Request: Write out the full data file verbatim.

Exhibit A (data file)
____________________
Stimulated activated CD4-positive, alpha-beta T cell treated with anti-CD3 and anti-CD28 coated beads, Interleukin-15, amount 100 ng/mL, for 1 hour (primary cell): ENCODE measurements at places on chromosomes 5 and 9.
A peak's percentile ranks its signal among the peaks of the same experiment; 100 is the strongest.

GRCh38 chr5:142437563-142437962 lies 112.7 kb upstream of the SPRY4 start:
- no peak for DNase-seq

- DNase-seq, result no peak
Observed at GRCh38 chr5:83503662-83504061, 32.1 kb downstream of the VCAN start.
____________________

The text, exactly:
Stimulated activated CD4-positive, alpha-beta T cell treated with anti-CD3 and anti-CD28 coated beads, Interleukin-15, amount 100 ng/mL, for 1 hour (primary cell): ENCODE measurements at places on chromosomes 5 and 9.
A peak's percentile ranks its signal among the peaks of the same experiment; 100 is the strongest.

GRCh38 chr5:142437563-142437962 lies 112.7 kb upstream of the SPRY4 start:
- no peak for DNase-seq

- DNase-seq, result no peak
Observed at GRCh38 chr5:83503662-83504061, 32.1 kb downstream of the VCAN start.